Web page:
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Mol Reprod Dev. 1998 Nov;51(3):304-14.

Regulation of protein tyrosine phosphorylation in boar sperm through a cAMP-dependent pathway.

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Institute of Animal Physiology and Genetics, Czech Academy of Sciences, Libechov, Czech Republic.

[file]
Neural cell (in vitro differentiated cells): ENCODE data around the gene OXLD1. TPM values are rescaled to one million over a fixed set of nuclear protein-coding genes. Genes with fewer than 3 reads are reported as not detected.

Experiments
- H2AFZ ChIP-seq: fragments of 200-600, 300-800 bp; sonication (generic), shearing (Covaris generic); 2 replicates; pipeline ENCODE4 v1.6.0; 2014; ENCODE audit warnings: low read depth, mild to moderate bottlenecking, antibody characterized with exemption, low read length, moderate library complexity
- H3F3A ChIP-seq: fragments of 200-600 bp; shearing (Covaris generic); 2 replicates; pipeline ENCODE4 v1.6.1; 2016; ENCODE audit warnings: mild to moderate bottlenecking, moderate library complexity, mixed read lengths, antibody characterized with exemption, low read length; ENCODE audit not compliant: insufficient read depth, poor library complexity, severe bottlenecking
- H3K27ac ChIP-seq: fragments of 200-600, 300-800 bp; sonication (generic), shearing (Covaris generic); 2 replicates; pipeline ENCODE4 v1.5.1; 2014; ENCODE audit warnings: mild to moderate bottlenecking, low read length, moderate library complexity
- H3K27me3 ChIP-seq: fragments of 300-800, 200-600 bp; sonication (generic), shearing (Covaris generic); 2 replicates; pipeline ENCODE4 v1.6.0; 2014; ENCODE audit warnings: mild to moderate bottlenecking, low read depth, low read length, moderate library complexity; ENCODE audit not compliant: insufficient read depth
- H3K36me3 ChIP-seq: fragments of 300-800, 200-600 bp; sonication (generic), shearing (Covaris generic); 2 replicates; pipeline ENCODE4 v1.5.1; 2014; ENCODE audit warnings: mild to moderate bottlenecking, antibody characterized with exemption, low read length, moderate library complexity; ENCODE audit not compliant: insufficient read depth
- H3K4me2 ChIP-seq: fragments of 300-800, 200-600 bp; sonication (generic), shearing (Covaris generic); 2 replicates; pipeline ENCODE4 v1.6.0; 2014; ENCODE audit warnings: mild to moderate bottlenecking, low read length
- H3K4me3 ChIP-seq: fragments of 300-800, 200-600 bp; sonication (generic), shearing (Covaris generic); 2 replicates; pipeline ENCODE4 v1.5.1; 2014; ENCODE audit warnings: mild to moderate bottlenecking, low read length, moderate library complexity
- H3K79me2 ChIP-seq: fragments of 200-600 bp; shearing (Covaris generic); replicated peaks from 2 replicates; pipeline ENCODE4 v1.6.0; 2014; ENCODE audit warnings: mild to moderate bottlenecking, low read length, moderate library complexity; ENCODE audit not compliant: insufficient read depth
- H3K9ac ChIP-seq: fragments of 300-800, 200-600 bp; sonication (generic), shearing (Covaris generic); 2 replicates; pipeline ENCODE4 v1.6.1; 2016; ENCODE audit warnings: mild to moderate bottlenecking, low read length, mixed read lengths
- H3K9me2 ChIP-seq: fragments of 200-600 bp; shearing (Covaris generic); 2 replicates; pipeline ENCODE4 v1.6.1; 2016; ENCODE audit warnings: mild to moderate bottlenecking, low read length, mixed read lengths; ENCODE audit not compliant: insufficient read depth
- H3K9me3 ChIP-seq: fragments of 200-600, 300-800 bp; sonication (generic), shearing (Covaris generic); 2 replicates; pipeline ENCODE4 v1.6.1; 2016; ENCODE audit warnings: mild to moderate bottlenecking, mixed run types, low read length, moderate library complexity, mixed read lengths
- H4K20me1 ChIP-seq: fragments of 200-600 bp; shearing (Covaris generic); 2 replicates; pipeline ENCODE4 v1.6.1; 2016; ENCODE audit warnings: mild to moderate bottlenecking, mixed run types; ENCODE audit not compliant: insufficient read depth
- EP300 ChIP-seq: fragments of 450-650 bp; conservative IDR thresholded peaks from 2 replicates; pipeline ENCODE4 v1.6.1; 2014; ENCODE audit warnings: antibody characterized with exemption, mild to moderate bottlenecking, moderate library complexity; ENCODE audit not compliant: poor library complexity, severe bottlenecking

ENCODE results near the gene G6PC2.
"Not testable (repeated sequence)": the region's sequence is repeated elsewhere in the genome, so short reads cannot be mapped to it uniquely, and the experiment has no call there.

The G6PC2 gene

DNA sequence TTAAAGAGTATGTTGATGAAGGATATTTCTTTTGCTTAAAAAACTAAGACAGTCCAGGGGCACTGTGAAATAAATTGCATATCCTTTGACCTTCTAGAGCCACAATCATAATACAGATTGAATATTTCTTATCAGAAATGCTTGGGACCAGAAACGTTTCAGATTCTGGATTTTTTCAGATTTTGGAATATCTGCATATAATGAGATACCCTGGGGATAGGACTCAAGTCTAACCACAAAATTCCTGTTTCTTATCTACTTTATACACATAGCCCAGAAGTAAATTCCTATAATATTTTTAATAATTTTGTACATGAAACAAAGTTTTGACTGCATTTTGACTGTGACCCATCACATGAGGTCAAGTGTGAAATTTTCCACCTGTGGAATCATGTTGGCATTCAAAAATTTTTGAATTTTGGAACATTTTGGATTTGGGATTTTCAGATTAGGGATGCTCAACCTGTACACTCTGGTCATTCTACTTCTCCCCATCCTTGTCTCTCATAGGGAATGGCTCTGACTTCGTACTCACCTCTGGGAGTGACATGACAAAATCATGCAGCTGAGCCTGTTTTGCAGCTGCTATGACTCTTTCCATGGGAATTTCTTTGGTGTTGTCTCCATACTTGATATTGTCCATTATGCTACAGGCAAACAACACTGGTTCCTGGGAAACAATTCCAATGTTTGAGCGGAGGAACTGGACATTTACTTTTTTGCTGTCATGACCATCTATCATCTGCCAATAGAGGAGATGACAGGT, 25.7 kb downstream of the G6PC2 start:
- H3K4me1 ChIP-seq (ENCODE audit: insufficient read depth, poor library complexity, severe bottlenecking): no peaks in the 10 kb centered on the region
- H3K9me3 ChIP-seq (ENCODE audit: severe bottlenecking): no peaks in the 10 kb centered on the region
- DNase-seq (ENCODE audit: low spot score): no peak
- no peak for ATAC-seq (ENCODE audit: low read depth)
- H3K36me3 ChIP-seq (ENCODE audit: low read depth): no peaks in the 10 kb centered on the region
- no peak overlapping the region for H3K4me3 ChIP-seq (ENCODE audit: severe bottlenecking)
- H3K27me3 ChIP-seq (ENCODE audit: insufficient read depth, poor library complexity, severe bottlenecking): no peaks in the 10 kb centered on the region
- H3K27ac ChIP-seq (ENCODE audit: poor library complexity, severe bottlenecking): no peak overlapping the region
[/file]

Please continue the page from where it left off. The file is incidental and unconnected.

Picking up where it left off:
Changes of protein tyrosine phosphorylation in ejaculated boar sperm incubated in vitro were examined with the use of antiphosphotyrosine antibodies and immunoblotting. The intracellular levels of cAMP were modulated by treatment with various combinations of caffeine, 3-isobutyl-1-methylxanthine (IBMX), and dibutyryl cyclic AMP (dbcAMP), and acrosome reactions (ARs) were induced via treatment with divalent cation ionophore A23187. Proteins of Mr 34, 38, 40, and 44 (p34 ... p44) were strongly phosphorylated on tyrosine residues in freshly prepared sperm samples and at the same level during all subsequent treatments. Incubation of sperm in vitro for various periods of time induced an increase of tyrosine phosphorylation of p20, p93, and p175. The tyrosine phosphorylation of p93, p175, and several other sperm proteins was up-regulated in a concentration-dependent manner following treatment of the sperm with dbcAMP, caffeine, or IBMX alone, or with combinations of caffeine and IBMX, respectively, with dbcAMP; the tyrosine phosphorylation of p20 was not correlated with treatment of sperm with cAMP-elevating reagents. The percentage of sperm cells undergoing spontaneous ARs was not affected by the manipulation of cAMP levels and was not correlated with protein tyrosine phosphorylation. In contrast, the addition of calcium to the incubation media decreased protein tyrosine phosphorylation and elevated percentage of spontaneous ARs. The induction of ARs with A23187 caused a significant decrease of tyrosine phosphorylation of p93, p175, and p220/230, indicating that dephosphorylation on protein tyrosine residues might be associated with calcium influx during physiological ARs as well. Proteins p93 and p175 were effectively solubilized in greater than 9M urea/1% triton and in SDS sample buffer, but to only a small extent in triton, while p20 was virtually completely extractable with triton. In conjunction with the previously reported isolation of active tyrosine kinase sp42 from triton extracts of noncapacitated boar sperm cells (Berruti and Porzio, 1992: Biochim Biophys Acta 1118: 149-154), our results suggest that a cAMP-dependent event is required for tyrosine phosphorylation of triton-insoluble proteins such as p93 and p175. On the other hand, the tyrosine phosphorylation of p20 (and potentially other triton-soluble substrates) might not strictly require such cAMP up-regulation. We discuss the differences in the regulation of cAMP-dependent tyrosine phosphorylation in mouse, human, and boar sperm, and suggest that sensitivity to calcium and distinct basal levels of cyclic nucleotide PDE might correspond to species-specific reproduction strategies in mammals.

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